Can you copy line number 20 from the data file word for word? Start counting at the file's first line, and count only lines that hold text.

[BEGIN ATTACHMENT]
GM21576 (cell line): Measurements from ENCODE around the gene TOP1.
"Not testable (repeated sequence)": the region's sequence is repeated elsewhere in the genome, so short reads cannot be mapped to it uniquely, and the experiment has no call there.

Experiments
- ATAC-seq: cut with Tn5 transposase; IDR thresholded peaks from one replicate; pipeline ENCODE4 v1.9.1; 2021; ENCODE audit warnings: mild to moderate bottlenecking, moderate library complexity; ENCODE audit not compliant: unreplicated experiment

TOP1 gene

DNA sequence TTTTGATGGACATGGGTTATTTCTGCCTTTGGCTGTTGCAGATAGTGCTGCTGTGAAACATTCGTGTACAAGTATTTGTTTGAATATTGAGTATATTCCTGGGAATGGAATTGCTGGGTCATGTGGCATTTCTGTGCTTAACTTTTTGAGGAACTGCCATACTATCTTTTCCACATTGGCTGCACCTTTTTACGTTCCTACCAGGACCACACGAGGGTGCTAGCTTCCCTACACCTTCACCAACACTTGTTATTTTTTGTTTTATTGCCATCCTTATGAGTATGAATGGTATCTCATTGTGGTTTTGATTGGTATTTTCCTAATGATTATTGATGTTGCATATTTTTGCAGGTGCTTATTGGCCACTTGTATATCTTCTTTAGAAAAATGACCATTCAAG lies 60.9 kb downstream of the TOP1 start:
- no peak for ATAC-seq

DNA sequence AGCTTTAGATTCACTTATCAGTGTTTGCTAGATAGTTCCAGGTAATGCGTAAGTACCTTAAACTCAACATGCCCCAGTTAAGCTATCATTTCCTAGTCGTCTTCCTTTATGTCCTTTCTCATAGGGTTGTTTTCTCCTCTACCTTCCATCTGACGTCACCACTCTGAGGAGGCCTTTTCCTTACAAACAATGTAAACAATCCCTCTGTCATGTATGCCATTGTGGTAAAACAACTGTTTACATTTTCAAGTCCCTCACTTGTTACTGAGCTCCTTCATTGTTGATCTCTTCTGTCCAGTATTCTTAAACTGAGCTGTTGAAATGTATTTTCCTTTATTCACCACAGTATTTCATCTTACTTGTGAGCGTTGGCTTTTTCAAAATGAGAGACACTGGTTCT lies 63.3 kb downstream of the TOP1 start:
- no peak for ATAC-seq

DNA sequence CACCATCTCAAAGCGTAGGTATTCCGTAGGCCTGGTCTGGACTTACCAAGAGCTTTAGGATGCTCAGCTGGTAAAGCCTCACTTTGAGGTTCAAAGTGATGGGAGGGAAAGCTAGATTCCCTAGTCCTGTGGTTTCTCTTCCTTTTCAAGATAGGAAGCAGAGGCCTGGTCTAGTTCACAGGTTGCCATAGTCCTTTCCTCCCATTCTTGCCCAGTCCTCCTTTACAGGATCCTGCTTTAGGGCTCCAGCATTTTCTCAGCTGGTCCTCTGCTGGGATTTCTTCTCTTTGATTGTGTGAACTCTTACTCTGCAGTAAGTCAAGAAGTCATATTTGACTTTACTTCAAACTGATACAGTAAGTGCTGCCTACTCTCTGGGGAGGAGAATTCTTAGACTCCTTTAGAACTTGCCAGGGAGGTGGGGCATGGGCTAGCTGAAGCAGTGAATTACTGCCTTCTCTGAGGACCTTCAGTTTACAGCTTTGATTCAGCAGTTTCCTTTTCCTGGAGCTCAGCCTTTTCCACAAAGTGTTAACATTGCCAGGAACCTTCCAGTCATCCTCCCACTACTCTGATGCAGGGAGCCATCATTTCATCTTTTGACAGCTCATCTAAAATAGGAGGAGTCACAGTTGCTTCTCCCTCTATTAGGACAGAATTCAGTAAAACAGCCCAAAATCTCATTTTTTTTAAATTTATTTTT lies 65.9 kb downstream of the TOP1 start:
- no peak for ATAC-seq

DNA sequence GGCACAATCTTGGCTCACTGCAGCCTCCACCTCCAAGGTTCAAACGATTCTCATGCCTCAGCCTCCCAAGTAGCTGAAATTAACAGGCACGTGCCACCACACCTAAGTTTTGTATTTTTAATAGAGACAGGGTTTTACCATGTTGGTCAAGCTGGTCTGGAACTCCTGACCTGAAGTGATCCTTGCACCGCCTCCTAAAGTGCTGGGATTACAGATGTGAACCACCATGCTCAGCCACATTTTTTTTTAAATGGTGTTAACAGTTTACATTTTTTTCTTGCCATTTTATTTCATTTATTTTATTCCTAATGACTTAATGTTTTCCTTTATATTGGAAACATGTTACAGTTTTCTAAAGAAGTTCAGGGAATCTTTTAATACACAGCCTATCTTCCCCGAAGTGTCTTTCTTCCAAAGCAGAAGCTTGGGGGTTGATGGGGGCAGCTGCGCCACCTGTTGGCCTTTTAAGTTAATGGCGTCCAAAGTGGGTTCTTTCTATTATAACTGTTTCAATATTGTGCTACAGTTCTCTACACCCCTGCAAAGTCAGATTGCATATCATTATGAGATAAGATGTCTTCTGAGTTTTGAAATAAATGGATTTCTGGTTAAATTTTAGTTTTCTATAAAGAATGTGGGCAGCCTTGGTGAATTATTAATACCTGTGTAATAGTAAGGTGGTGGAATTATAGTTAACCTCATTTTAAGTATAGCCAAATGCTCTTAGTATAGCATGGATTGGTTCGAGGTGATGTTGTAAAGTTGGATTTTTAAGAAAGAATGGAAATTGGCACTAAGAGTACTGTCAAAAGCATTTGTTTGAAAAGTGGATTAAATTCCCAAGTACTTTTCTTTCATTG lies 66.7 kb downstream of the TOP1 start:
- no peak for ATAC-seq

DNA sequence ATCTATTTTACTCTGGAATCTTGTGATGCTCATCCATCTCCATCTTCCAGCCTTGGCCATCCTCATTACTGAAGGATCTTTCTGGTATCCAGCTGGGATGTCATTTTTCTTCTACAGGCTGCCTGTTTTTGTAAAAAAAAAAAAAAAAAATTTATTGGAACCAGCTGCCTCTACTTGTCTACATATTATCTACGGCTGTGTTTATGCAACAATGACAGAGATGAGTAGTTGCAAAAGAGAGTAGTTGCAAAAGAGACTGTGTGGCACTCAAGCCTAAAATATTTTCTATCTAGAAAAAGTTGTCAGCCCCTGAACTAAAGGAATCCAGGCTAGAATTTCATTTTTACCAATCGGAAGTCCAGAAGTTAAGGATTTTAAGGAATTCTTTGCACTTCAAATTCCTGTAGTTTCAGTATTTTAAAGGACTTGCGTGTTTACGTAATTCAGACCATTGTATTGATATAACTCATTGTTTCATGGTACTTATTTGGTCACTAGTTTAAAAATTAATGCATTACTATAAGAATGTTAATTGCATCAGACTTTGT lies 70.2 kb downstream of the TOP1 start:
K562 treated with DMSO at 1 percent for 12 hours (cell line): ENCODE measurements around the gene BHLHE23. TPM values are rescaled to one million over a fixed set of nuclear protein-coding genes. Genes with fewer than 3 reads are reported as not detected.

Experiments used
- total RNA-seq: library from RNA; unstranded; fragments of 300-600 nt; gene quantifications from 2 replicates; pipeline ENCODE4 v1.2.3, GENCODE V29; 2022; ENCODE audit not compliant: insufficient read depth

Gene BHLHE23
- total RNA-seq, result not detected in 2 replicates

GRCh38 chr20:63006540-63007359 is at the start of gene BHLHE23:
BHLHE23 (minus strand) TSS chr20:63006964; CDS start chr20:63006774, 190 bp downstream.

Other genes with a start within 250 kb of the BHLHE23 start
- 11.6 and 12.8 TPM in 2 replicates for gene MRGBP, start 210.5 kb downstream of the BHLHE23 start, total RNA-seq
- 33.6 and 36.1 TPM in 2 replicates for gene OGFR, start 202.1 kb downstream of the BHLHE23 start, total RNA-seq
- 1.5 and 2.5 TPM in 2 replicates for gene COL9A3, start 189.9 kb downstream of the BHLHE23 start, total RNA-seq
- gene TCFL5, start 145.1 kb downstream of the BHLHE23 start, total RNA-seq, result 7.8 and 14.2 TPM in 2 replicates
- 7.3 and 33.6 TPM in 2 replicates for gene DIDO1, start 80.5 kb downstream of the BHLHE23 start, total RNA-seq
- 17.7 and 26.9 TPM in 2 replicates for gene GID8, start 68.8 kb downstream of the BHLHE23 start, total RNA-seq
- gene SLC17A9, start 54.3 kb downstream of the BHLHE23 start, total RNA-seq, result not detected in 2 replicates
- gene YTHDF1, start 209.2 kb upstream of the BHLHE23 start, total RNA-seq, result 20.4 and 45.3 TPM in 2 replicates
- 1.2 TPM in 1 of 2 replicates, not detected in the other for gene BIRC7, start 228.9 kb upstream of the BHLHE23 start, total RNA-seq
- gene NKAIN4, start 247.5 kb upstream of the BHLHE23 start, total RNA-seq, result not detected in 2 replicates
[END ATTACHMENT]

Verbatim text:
GRCh38 chr20:63006540-63007359 is at the start of gene BHLHE23: